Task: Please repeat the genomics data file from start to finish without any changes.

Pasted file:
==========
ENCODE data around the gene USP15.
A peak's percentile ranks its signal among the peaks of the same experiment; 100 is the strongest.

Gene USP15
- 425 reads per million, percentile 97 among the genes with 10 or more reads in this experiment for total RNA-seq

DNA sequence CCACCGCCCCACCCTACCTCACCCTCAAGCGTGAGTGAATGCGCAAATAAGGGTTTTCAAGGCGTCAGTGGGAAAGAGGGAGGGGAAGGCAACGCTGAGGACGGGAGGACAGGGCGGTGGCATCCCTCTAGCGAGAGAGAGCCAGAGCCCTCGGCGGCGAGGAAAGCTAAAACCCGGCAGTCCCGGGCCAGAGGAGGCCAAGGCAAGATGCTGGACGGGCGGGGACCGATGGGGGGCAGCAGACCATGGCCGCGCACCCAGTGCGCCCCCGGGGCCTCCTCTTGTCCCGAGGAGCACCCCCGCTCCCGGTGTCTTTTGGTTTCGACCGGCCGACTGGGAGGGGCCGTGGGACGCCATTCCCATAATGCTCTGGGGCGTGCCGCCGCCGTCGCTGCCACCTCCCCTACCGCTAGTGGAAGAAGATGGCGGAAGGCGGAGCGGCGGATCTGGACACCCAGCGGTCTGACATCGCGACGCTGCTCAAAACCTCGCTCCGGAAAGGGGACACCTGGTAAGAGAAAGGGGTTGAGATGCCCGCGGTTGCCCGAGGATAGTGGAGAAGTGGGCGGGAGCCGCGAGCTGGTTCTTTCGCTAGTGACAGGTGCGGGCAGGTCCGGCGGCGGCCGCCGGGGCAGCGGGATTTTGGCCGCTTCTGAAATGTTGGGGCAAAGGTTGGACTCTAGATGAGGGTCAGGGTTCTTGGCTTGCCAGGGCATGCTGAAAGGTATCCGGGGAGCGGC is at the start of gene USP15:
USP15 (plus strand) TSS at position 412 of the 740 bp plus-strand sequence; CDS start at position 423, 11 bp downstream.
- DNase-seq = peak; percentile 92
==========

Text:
ENCODE data around the gene USP15.
A peak's percentile ranks its signal among the peaks of the same experiment; 100 is the strongest.

Gene USP15
- 425 reads per million, percentile 97 among the genes with 10 or more reads in this experiment for total RNA-seq

DNA sequence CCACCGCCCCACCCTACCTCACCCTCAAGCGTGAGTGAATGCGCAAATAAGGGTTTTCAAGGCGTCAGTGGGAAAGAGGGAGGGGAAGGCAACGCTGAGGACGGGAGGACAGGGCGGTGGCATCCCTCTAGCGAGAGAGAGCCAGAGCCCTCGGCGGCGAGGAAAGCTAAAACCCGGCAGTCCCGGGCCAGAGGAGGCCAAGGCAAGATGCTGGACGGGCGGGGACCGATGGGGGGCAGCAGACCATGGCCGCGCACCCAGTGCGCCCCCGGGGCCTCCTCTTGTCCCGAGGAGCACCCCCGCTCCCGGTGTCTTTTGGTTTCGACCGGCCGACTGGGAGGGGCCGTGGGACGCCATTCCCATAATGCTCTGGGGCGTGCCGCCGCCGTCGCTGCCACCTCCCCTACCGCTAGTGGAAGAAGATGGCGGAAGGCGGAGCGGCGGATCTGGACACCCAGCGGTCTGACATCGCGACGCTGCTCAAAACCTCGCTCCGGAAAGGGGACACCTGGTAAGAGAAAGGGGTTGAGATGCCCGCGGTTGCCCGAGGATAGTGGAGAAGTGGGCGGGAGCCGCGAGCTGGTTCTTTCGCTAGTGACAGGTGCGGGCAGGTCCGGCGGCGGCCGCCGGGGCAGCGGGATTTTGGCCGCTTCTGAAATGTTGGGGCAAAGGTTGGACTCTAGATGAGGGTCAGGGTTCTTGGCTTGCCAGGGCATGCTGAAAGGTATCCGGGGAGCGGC is at the start of gene USP15:
USP15 (plus strand) TSS at position 412 of the 740 bp plus-strand sequence; CDS start at position 423, 11 bp downstream.
- DNase-seq = peak; percentile 92